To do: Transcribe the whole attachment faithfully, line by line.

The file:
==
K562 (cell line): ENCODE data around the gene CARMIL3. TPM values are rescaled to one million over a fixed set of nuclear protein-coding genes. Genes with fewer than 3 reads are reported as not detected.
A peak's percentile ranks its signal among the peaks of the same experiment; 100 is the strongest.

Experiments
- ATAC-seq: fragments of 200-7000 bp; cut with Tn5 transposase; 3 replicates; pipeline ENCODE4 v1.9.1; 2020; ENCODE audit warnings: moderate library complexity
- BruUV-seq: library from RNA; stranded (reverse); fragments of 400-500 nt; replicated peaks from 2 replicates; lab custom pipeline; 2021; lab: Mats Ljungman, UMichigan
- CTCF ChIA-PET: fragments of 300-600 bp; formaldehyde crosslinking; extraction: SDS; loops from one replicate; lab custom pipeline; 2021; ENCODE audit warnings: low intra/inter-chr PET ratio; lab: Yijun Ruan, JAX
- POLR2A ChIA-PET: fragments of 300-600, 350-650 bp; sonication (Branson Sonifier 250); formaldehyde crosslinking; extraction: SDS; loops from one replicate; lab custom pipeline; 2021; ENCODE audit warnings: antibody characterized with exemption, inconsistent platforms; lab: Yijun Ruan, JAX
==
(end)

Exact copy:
K562 (cell line): ENCODE data around the gene CARMIL3. TPM values are rescaled to one million over a fixed set of nuclear protein-coding genes. Genes with fewer than 3 reads are reported as not detected.
A peak's percentile ranks its signal among the peaks of the same experiment; 100 is the strongest.

Experiments
- ATAC-seq: fragments of 200-7000 bp; cut with Tn5 transposase; 3 replicates; pipeline ENCODE4 v1.9.1; 2020; ENCODE audit warnings: moderate library complexity
- BruUV-seq: library from RNA; stranded (reverse); fragments of 400-500 nt; replicated peaks from 2 replicates; lab custom pipeline; 2021; lab: Mats Ljungman, UMichigan
- CTCF ChIA-PET: fragments of 300-600 bp; formaldehyde crosslinking; extraction: SDS; loops from one replicate; lab custom pipeline; 2021; ENCODE audit warnings: low intra/inter-chr PET ratio; lab: Yijun Ruan, JAX
- POLR2A ChIA-PET: fragments of 300-600, 350-650 bp; sonication (Branson Sonifier 250); formaldehyde crosslinking; extraction: SDS; loops from one replicate; lab custom pipeline; 2021; ENCODE audit warnings: antibody characterized with exemption, inconsistent platforms; lab: Yijun Ruan, JAX